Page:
August 16, 2005
@ 06:40 PM

Joe Wilcox, an analyst for Jupiter Research, recently posted his changed impressions on MSN Spaces in his blog post Making Room for My Space. He writes

I have started using MSN Spaces as the place where I keep my personal Weblog. Duing 2004 and part of 2005, I used TypePad's blogging service, and more recently moved one of my domains to a bloghoster. While a domain offers great search engine exposure, using the hosted blogging software requires some knowledge of HTML/CSS coding and other techniques; it's more work and trouble than I have time for. TypePad is a good alterative that's fairly easy to use, but it's by no means point and click.

To Microsoft's credit, MSN Spaces is remarkably easy to use, or so I am discovering as I give the service a hard second look. Sure, there were glitches at beta launch, but the service seems solid now. Some established blogger balked at the lack of control, meaning Microsoft tools took most of it, when the service launched as beta. But Microsoft never meant the service for them, but the masses of people that hadn't yet started blogging, and maybe folks like me too busy to become an amateur blogsite designer.

The simplicity and beauty of Microsoft's approach foreshadows possible future product changes competitors and partners shouldn't ignore...MSN Spaces takes that approach, of providing easy tools for doing the most common blogsite tasks. The user doesn't have as much control, but he or she can get the most common tasks quickly done. Over time, Microsoft has increased the amount of control and customization that power users would want, such as Friday's release of three MSN Spaces PowerToys, for layout control, custom (sandbox) modules and Windows Media content.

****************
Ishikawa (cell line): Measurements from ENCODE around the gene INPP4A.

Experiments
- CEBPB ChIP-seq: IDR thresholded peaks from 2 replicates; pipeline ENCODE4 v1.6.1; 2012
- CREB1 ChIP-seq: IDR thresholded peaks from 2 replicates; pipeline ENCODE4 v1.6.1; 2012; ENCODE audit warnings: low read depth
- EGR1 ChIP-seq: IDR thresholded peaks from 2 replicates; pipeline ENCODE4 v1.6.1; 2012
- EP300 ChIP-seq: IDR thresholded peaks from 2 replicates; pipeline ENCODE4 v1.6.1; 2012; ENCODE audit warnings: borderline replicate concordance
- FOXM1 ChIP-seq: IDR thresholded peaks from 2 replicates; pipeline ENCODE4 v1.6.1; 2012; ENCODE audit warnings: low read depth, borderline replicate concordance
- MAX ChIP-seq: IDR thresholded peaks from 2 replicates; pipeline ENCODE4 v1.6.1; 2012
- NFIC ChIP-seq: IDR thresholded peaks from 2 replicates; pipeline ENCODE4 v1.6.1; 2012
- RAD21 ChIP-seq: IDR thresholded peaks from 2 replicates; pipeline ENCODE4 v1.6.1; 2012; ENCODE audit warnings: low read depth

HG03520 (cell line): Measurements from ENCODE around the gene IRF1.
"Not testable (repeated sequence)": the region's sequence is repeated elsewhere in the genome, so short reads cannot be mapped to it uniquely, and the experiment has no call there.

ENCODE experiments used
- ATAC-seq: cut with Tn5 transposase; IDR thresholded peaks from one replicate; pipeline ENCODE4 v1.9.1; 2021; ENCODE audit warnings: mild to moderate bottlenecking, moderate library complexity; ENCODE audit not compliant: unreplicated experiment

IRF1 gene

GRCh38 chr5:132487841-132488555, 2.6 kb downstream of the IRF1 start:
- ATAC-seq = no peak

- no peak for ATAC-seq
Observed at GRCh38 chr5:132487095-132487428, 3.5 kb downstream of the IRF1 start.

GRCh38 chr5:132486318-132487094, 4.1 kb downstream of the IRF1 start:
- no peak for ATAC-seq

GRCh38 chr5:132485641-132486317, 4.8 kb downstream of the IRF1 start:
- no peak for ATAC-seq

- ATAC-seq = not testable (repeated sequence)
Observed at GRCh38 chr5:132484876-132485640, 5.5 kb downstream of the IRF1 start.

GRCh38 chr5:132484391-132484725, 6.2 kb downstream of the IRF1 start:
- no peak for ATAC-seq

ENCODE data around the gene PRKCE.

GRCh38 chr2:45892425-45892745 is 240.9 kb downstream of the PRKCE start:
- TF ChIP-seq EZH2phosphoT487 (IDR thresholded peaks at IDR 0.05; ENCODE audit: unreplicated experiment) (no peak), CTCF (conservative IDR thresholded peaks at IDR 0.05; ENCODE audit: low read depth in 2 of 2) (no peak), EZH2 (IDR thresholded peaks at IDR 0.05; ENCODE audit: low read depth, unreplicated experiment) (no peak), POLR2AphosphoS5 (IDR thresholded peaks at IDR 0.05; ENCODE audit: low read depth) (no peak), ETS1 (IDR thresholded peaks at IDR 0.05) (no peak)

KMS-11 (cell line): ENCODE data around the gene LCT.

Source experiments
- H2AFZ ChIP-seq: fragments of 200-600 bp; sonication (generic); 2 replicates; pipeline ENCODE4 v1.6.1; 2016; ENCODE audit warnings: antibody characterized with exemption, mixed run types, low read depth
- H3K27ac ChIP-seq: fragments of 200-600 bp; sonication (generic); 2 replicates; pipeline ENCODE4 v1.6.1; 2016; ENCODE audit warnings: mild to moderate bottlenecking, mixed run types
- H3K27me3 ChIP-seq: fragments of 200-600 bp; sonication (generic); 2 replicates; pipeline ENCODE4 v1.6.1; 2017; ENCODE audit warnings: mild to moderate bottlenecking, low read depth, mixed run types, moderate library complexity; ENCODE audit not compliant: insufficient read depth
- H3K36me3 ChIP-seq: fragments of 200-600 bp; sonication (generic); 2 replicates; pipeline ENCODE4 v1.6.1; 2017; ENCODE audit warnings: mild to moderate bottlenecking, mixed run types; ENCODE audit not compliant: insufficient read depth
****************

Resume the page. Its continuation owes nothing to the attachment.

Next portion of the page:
I would encourage Microsoft competitors and partners to closely watch MSN Spaces' progress. Apple blindsided Microsoft with iPod and the iTunes Music Store, a circumstance well understood by Microsoft product managers. Simplicity is one cornerstone of the products' success. Synching iPod to iTunes is no more complicated than connecting the device to the computer. There are settings to do more, but the baseline functionality that is suitable to most users is plug and synch. Microsoft has embarked on a similar, simpler approach with MSN Spaces.

It is interesting seeing how geeks adore complexity in the software and hardware that they use. I can still remember Robert Scoble's complaints about Spaces in his post MSN Spaces isn't the blogging service for me  or even CmdrTaco's comments when Apple released the iPod, "No wireless. Less space than a nomad. Lame". Despite both products being dissed by A-list geeks they have become widely adopted by millions of people.  

More proof that designing for regular people is a lot different from designing for geeks.